All ^^ being said, I’m sorry that this is causing you so much stress. I hope that you and your fiancé can come to a shared agreement about what is most important to you in your ceremony and create a strategy to present a united front against those who wish for you to change to their whim.
Post # 51
I was invited by a friend to her reception, but not to eat. She extended an invite to come have a drink. I thought it was nice, and I understood. So no, I don’t think there is a problem. From the time I became engaged I have noticed that more people prefer to be invited to the reception.
Oh, and I am 45 and not even close to dead!!!LOL Our finances are minimal, so this has been an uphill climb for us. I would like to marry before I am dead!
Post # 52
If you were having a destination wedding and entertaining guests at a larger reception, the word “tacky” would never
have entered your mind.
I’m about as hard nosed, old lady, prissy-prissy as you can get regarding proper, and given your circumstances, i can see NOTHING about this celebration that is tacky.
Also, I see nothing about this that even smacks of A list and/or B list. I am attending a wedding in a few weeks at which the ceremony is in my neighborhood and the reception is several hours away. I’m absolutely CERTAIN that I’ll be seeing different faces and more/less people at one location than at the other
That’s LOGISTICS, not some sort of over inflated sense of courtesy. You share your ceremony with those to whom you are most intimately connected, then entertain even more dear ones in a celebration.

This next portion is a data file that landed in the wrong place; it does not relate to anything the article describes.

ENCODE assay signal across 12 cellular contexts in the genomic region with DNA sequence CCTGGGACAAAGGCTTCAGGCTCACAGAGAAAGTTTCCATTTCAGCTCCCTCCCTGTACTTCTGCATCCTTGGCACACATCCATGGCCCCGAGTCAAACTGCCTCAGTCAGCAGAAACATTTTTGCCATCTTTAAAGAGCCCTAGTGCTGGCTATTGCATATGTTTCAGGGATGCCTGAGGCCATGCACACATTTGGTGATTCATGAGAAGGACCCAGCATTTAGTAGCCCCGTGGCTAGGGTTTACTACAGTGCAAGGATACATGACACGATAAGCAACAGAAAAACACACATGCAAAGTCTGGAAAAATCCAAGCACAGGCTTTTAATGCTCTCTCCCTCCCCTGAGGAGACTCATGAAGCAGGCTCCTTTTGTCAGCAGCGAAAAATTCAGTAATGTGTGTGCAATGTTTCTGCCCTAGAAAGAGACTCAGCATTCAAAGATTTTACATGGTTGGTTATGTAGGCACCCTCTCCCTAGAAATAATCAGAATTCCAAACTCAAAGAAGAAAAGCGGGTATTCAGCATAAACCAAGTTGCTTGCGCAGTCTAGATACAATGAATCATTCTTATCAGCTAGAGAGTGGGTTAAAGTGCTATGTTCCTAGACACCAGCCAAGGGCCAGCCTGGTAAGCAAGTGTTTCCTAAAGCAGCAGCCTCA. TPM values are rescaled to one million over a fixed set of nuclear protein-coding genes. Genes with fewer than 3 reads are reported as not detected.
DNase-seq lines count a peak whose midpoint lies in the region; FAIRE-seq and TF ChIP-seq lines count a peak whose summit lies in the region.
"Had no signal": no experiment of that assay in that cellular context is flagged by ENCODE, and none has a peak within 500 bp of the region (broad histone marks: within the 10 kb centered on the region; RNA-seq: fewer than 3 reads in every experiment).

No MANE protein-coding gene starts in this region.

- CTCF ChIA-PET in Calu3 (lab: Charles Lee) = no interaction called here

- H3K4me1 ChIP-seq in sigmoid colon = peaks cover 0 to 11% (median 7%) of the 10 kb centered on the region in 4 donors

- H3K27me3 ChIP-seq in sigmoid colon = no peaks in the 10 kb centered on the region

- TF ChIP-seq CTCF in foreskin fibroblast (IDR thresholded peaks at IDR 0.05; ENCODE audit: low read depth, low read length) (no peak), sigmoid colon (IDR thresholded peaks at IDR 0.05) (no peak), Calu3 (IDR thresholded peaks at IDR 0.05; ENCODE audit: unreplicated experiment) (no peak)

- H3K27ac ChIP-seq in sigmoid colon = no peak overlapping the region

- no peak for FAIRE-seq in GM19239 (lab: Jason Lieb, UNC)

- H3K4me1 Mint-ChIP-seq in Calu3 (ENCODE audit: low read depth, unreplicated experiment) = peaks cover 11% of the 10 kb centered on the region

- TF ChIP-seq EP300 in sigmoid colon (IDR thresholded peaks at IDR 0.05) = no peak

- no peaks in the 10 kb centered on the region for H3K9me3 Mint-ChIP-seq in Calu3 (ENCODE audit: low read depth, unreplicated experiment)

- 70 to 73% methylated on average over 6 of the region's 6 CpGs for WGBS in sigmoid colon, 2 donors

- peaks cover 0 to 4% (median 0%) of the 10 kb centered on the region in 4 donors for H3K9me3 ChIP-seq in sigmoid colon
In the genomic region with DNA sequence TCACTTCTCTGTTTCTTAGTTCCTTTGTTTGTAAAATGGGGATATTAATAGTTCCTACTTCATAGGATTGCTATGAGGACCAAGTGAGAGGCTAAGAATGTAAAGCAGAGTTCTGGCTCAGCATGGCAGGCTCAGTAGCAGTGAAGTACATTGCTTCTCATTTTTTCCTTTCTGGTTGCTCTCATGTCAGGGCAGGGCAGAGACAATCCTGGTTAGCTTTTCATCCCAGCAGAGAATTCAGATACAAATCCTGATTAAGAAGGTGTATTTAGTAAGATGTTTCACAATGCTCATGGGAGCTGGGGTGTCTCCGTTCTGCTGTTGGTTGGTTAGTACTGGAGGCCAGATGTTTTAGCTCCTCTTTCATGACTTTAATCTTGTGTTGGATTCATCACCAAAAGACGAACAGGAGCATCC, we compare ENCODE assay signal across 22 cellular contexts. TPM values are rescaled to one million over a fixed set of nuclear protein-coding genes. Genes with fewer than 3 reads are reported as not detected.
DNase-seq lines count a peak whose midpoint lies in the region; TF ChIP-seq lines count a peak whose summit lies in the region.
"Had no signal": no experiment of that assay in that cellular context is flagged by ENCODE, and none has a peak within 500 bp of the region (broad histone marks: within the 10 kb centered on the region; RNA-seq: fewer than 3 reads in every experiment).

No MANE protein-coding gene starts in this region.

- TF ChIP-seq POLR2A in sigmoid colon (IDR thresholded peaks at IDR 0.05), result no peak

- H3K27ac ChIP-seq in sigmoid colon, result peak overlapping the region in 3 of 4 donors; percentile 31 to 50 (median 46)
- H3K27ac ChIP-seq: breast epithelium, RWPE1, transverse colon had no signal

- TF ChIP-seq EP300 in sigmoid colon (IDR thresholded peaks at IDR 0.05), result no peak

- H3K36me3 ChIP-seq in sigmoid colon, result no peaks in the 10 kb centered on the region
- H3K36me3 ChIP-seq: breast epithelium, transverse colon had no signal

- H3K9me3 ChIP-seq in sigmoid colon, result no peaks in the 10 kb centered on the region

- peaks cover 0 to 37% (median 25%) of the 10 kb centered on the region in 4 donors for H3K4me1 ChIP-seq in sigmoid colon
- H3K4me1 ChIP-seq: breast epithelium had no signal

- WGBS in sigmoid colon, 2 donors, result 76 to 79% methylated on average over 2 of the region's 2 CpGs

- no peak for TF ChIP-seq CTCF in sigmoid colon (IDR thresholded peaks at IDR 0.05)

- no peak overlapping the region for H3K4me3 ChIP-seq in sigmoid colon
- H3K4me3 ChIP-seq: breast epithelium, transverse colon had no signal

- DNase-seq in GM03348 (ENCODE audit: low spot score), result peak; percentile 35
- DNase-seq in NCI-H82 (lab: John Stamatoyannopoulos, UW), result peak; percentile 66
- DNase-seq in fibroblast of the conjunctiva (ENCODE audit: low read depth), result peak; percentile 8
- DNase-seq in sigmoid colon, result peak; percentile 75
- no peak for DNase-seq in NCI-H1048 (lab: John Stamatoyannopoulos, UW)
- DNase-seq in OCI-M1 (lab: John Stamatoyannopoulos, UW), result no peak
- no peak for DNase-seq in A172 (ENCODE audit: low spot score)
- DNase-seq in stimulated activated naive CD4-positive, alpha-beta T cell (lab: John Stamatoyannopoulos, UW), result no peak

Do it! It’s a delightful idea!
Post # 53
I’m doing something pretty similar. We are having a ceremony with immediate family and a wedding breakfast/party with all the guests. We are in the uk so it’s more common here but the ceremony room we wanted wasn’t big enough for our guest list (by about 20) only other option at the venue was a function room with no windows for an extra £700!! No thanks.
We sent out 2 lots of invites, the second batch explained the space issue and had a different time on.
I also came on here first for advice and might aswel have been burned at the stake for my suggestion but can honestly say not one person has been offended, you know your guests better than a bunch of internet strangers if you think they’d be cool with it stick with your dream!
Post # 65
I think it’s fine! I had a friend that got married in a small ceremony with just immediate family (parents and siblings) then had a big reception that I went to. I was a little sad that I didn’t get to see the whole thing, but I wasn’t offended and had a ball at the reception. I do agree that I would keep the ceremony very small with just immediate family and the bridal party to minimize the thoughts of “why them and not me?”
Post # 55
I have been to lots of receptions without attending the actual ceremony for a variety of reasons (couple eloped, small ceremony space, etc.). It’s fine. You’re inviting them to the more expensive part of the day, so they won’t be offended.